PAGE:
Who Really Saved Savannah? The Surprising Paradox
by Jack C. Wray
Trafford Publishing

"For fifty-three days, key players in their own way took steps toward Savannah's survival very much like a string of dominos, lined up perfectly, falling in her favor—providentially."

Wray, who has been involved in house tours in Savannah’s historic district, seeks to create an hour-by-hour drama of the Northern occupation of that city during what he refers to as The Second Revolutionary War, commonly known as The Civil War. Northern General Sherman, on a ruthless rampage that began with the destruction of Atlanta, marches his men to the coast where Savannah sits as a critical supply port. His soldiers pillage and burn their way through civilian lands but are held back once they reach the swampland west of the city. Sherman, from his perch aboard a ship in the Carolina harbor, demands that Savannah, now under siege, surrender, threatening “the harshest measures” if she does not. Finally, in desperation, Savannah’s Mayor Arnold drafts a letter of surrender, which he delivers to the Northern General, John Geary. Geary, a well-disciplined commander, accepts the surrender without allowing any misconduct on the part of his troops. Wray thus attributes the salvation of Savannah to General Geary.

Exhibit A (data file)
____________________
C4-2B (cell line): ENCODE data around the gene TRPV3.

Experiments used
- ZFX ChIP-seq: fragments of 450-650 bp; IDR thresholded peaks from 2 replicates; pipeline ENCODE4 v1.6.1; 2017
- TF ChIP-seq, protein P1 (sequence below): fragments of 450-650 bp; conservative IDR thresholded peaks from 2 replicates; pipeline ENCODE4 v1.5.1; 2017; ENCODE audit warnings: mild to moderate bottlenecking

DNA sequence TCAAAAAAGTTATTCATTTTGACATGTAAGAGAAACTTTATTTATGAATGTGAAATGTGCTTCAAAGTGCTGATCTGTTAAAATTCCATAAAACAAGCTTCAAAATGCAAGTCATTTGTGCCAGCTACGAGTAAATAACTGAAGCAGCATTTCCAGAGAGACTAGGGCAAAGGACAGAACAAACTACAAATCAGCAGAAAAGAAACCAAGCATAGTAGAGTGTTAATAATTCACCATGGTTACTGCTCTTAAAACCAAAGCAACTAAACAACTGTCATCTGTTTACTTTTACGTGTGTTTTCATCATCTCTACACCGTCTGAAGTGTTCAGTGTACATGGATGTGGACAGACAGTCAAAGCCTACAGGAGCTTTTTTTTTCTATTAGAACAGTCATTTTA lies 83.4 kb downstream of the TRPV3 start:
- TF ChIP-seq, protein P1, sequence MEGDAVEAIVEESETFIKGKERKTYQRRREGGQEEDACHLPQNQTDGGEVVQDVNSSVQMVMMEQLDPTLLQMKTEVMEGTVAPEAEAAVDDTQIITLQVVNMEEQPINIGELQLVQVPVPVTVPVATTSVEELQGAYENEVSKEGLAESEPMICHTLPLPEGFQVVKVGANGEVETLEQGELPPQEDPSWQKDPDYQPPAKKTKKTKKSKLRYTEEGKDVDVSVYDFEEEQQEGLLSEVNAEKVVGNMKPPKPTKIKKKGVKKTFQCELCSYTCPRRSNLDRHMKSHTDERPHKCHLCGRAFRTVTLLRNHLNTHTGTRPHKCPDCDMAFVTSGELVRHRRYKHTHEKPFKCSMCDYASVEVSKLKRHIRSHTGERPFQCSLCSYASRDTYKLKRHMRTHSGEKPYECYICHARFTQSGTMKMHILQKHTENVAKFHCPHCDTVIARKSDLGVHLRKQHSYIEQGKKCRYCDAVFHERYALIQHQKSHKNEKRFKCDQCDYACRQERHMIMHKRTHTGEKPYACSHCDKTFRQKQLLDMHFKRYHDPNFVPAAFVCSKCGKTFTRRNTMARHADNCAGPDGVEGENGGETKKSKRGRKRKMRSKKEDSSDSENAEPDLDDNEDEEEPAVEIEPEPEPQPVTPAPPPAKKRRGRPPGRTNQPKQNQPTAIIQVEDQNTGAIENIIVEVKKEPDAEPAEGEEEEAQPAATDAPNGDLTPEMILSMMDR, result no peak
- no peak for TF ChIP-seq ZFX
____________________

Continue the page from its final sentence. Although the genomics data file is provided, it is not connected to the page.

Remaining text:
Wray’s book is short and to the point. He has done careful research and proudly expounds his zeal for Savannah and its long-ago struggle. His book contains both color and black and white photographs of the city and the protagonists and antagonists mentioned in his re-creation of events. A student of Southern lore, Wray offers theories about the war—its inception and outcome—that can best be expressed in the motto of the Sons of Confederate Veterans (SCV), which he quotes in the Epilogue: “God will vindicate.” Who Really Saved Savannah? is designed to appeal to students of Southern history and the many tourists who visit this beautiful coastal city each year.

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